Takara Sangyo Co. has announced plans to open its first European production facility, with the Japanese firm looking to tap into the continent’s growing hunger for the country’s cuisine and especially ramen noodles.
The company is to invest EUR2.6m (US$3m) in establishing a plant in the town of Amblainville in northern France, although no date has been set for production to commence, an official told just-food.
“This will be our first production site in Europe although the exact details of the project have yet to be decided,” a spokesperson said. “We decided to set up a facility in France because we believe Japanese noodles are becoming more popular across Europe and we can manufacture there for delivery to other markets.”
He added the site chosen for the factory covers 3,472 square metres and the plant is expected to initially employ 30 staff. If the venture is a success, he said, that number could quickly be ramped up to 50 “or more” employees.
In Japan, Takara makes around 30 varieties of noodles, as well as a selection of the broths they are traditionally served in, including chicken- or fish-based soups. The company also manufactures condiments used in the preparation of ramen.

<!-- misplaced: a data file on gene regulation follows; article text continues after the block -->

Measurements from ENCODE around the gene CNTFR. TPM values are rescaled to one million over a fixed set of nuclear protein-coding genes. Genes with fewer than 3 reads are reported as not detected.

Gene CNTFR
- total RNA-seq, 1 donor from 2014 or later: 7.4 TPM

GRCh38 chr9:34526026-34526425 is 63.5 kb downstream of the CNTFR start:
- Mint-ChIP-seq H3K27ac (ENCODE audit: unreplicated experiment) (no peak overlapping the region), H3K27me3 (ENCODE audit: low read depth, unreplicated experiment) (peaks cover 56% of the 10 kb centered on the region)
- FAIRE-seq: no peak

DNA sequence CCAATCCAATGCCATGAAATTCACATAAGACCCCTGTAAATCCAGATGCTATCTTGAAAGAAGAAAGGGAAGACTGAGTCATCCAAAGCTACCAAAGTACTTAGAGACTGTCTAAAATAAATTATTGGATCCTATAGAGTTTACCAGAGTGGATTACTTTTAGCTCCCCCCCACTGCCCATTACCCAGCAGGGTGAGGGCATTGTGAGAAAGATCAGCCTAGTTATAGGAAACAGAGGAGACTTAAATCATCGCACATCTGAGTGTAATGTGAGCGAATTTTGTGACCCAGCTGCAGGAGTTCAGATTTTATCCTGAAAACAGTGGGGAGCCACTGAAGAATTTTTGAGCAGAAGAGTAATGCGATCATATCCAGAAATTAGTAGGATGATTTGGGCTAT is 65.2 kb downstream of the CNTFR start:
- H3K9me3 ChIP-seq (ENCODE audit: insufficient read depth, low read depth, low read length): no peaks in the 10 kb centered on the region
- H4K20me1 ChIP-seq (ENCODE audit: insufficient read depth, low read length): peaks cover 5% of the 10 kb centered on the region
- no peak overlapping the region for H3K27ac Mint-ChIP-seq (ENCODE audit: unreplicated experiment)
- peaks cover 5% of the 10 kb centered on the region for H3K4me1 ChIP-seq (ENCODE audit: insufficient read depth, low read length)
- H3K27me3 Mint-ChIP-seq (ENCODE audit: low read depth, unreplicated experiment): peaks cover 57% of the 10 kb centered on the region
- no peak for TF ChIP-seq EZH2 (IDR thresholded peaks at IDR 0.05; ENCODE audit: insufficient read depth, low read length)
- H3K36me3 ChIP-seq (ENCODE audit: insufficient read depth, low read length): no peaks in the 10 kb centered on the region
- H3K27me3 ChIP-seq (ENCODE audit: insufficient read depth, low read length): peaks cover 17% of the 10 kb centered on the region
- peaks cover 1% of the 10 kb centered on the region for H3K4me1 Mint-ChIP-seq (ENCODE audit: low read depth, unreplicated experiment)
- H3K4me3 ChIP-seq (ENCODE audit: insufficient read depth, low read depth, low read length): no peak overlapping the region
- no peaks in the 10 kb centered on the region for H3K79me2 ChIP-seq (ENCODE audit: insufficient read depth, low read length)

Founded in 1970, the company set about expanding overseas in 2009, opening a noodle plant in the Chinese city of Tianjin. It opened its second overseas factory in Los Angeles the following year, followed by a plant in Shanghai in 2011 and a facility in Bangkok in 2012.
The initiative will have the blessing of the Japanese government, although no details have been confirmed about any active assistance: encouraging Japanese food companies to develop overseas markets is part of the government’s campaign to promote “soft culture,” said Makoto Watanabe, a lecturer in communications and media at Hokkaido Bunkyo University.
“Noodles are at the heart of many national dishes in east Asia, but I believe the secret of the popularity of Japanese ‘ramen’ in Europe and North America is due to the more complex tastes,” he said. “The flavours are more structured and deep, which appeals to foreign people as well.”
In Japan, noodles are considered a quick and cheap meal, Watanabe said, although in foreign markets they can be far more expensive, which could help Takara make solid returns on its French investment.